Team basketball is a sight to behold, but when an individual player is in a zone, sometimes the best strategy is simply to get the heck out of his way and let him dominate.Across the country, we see these kind of epic performances on a nightly basis. It’s part of what makes college basketball so great — talented student-athletes showing off their spectacular abilities in front of millions.
As the NCAA tournament nears, we’re identifying five players to watch in each region. Here is the West.
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G Nigel Williams-Goss, Gonzaga
Williams-Goss does it all for the Bulldogs. He scores (16.9 ppg), rebounds (5.7 rpg), passes (4.8 apg) and defends (1.8 spg). Williams-Goss’ arrival has shifted Josh Perkins to more of an off-ball role, which is where he thrives; the Zags have two starters capable of getting in the lane at will and creating for others. That’s why they’re so hard to stop.
At Washington, Williams-Goss was good – but he wasn’t super efficient. That’s changed at Gonzaga. The junior is making 3s at a career-high rate (37.2 percent) and has been excellent in the restricted area; Williams-Goss is making 57.4 percent of his 2s. Gonzaga’s floor general is an all-round beast who could become a household name in the tournament.
G Melo Trimble, Maryland
There’s a reason Maryland is so good in close games – Melo Trimble is an assassin. Trimble’s late-game heroics are legendary; Terrapins fans have come to expect these kinds of shots from their best player:
Trimble has bounced back after a rough sophomore year. The junior is averaging a career-high 17 points on 44 percent shooting; he hovered around 40 percent last season. Perhaps most telling: the Terps start three freshmen (who are solid, but aren’t exactly blue-chippers) and are 24-8. That doesn’t happen without Trimble’s leadership.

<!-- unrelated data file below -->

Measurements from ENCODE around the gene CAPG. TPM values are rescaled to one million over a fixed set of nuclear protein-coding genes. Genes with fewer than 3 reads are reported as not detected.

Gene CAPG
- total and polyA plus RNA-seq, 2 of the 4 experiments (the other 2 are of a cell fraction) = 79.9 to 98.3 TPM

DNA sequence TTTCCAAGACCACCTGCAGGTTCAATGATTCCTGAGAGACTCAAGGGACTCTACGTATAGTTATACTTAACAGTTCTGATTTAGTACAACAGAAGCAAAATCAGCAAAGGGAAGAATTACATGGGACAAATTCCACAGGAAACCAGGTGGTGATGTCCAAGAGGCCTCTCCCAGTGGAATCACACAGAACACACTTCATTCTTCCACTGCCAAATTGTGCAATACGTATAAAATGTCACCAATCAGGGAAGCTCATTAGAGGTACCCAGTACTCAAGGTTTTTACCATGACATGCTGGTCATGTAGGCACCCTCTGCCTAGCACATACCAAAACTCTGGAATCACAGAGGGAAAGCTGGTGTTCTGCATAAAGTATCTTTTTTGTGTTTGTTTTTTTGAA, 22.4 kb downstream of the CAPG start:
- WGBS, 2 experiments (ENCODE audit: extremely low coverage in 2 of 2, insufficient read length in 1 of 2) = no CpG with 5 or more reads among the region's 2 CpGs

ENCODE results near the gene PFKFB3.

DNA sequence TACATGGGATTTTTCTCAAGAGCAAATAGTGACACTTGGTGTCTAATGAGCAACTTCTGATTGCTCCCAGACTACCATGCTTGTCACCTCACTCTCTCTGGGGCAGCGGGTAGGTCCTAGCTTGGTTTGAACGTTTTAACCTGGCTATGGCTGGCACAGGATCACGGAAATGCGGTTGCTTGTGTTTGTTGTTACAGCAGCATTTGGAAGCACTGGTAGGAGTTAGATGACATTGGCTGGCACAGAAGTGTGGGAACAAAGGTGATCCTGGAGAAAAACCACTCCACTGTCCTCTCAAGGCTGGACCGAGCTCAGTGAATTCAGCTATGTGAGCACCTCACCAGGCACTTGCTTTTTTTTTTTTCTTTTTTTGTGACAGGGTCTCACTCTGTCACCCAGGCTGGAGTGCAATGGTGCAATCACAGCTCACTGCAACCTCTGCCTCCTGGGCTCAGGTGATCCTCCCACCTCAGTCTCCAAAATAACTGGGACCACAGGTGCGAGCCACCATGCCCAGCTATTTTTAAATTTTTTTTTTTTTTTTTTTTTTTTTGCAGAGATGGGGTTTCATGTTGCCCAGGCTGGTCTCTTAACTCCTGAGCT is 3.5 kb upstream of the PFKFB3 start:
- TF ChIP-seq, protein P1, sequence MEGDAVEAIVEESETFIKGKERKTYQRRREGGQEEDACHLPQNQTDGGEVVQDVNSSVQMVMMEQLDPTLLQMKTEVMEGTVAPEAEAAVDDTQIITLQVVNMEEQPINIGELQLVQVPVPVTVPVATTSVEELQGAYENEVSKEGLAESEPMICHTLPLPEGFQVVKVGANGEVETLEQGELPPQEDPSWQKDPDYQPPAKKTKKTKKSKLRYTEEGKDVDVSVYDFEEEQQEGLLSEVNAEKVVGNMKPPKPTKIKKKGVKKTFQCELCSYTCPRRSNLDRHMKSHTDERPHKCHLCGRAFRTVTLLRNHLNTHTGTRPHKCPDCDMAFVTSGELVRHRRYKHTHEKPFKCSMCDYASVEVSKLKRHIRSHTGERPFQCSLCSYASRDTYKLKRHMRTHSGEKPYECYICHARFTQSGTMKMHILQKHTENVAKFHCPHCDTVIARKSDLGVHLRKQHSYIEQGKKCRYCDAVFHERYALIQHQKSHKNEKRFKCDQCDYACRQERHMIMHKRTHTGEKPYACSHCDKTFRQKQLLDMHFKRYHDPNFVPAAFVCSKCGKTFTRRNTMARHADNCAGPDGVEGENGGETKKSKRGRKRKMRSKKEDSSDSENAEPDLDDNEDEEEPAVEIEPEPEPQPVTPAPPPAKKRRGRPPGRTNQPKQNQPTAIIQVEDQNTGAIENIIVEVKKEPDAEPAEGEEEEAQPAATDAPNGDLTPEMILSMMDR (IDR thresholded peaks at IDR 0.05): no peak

F Jonathan Isaac, Florida State
Florida State is at its best when Isaac is assertive. The freshman phenom only uses 20.6 percent of the Seminoles’ possessions, which ranks fourth on the team; if FSU wants to make a deep run, that number has to rise.
Isaac is an uber-athletic 6-10 forward who's capable of guarding all five positions. He leads the Seminoles in true shooting percentage (61.2) and is knocking down half of his field goal attempts. A fair critique: Sometimes, what Isaac can do outweighs what he actually does. It’s a two-way street. Isaac could be more aggressive, but his teammates could make an effort to get him more involved. Because when JI is cooking, Florida State is a tough out.
F Bonzie Colson, Notre Dame
Colson represents everything that’s great about college basketball. A 6-5 center shouldn’t be able to A) play center, and B) average 17.5 points and 10.2 rebounds. Colson makes up for his lack of height with an extensive array of offensive tricks – he’s one of the smartest players in America.
His 7-foot wingspan doesn’t hurt, either. In the ACC final against Duke, Colson nearly willed the Fighting Irish to victory – he scored 29 points and grabbed nine rebounds. An underrated aspect of Colson’s game: he’s a rock-solid defender. The junior averages 1.4 swats and is the backbone of Notre Dame’s best defense since 2011-12. What a player.
F Mike Daum, South Dakota State
In his last five games, Daum is averaging 33.8 points and 9.8 rebounds. How do you become an NCAA tournament player to watch when suiting up for a 16 seed? Post numbers like those.
A top seed has never lost to a No. 16 – that probably won’t change this year, but if Daum goes for 40 against Gonzaga, don’t be shocked. The 6-9 forward is shooting 41.6 percent from behind the arc on 5.4 attempts per game; he can score inside, outside and at the free-throw line. If ever there was a 16-1 matchup to watch, it's this one.